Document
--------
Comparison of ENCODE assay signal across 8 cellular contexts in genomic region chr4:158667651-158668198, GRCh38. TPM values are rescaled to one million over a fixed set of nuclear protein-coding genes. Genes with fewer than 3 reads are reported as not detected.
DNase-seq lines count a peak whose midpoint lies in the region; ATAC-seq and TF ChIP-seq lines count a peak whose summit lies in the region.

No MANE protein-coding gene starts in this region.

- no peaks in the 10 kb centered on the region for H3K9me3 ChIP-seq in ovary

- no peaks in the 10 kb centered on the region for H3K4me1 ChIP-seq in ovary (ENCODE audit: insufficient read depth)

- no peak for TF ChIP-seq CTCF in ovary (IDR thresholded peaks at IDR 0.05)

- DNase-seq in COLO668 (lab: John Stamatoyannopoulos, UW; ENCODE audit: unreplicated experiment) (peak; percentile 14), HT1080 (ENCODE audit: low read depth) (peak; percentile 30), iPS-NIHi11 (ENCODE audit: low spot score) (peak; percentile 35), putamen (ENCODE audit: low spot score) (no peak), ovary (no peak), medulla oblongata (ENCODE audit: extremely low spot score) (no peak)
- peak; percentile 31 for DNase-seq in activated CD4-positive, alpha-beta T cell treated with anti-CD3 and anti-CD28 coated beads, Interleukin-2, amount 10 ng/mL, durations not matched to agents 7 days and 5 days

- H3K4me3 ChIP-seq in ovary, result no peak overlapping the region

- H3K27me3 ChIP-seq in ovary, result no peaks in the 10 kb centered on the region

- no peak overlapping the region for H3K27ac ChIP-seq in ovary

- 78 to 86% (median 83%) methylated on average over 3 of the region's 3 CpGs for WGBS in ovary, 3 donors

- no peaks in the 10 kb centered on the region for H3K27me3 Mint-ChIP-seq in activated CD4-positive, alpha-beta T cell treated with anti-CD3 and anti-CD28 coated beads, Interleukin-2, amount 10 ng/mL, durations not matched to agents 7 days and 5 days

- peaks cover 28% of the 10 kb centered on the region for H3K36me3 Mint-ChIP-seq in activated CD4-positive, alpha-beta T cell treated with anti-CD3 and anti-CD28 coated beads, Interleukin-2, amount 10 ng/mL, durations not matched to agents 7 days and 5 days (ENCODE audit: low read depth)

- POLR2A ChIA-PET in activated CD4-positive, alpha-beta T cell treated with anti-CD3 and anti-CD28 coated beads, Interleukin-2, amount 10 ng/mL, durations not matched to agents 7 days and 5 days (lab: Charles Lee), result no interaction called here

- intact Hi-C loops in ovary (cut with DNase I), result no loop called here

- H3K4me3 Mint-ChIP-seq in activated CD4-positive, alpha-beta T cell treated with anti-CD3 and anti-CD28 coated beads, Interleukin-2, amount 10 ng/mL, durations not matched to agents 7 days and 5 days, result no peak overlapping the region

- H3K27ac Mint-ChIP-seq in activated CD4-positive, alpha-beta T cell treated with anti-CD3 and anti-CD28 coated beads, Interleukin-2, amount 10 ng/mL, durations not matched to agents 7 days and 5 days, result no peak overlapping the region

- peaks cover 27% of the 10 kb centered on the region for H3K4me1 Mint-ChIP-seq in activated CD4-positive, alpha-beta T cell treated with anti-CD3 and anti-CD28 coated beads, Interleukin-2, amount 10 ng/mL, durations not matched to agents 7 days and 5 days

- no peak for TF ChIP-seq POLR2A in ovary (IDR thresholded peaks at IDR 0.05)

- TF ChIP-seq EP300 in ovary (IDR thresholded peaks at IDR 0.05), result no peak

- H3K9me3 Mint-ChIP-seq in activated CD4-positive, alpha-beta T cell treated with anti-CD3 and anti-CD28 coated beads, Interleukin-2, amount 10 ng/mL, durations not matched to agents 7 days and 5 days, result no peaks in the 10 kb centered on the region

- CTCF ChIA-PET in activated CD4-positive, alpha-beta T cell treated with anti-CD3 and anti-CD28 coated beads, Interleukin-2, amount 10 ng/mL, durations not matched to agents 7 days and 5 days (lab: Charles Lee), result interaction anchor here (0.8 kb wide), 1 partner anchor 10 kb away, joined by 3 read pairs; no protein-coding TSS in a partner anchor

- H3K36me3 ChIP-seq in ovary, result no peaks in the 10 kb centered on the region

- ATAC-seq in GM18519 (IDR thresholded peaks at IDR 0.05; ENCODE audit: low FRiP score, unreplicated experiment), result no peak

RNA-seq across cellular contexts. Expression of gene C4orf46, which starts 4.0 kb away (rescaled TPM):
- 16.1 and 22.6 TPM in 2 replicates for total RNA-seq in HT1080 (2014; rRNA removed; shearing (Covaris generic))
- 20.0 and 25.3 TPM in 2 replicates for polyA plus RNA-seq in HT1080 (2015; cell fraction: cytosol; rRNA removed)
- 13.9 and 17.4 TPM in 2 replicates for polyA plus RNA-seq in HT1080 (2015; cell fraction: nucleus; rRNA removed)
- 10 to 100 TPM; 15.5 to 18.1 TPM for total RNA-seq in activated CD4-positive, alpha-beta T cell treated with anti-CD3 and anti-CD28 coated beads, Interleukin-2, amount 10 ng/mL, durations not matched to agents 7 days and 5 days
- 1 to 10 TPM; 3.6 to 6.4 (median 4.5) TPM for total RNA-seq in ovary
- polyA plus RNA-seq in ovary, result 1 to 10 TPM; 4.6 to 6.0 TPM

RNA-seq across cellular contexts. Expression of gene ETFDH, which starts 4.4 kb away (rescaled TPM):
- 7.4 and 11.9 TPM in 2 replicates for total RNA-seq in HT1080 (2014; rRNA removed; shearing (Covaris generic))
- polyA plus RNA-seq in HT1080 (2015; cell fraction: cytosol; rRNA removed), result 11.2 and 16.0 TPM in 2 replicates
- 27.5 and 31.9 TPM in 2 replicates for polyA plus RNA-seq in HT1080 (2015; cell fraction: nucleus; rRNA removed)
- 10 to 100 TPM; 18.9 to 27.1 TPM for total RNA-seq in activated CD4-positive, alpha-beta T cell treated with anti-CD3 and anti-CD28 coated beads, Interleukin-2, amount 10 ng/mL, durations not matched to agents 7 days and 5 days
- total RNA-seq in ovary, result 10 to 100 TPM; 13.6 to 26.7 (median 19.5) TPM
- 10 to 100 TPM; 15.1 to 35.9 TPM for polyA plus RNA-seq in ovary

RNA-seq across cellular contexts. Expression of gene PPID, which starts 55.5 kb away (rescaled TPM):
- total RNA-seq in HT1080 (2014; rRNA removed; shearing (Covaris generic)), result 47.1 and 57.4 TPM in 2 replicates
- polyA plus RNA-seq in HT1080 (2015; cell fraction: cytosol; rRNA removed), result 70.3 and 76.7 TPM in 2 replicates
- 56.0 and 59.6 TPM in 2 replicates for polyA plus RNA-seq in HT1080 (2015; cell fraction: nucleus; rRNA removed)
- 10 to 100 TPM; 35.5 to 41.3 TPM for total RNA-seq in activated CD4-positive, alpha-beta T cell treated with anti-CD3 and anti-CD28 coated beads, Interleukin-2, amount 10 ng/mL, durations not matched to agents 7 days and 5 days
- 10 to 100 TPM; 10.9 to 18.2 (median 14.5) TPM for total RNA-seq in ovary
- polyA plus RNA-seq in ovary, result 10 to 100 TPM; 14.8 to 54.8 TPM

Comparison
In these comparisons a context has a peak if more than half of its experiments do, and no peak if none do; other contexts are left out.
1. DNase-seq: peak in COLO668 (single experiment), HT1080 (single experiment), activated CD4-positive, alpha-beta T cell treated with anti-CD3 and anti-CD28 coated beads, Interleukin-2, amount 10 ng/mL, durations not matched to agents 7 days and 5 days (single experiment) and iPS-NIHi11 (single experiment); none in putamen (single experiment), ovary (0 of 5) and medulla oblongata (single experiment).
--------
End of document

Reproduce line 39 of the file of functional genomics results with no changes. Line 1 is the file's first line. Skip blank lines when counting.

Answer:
- 10 to 100 TPM; 15.1 to 35.9 TPM for polyA plus RNA-seq in ovary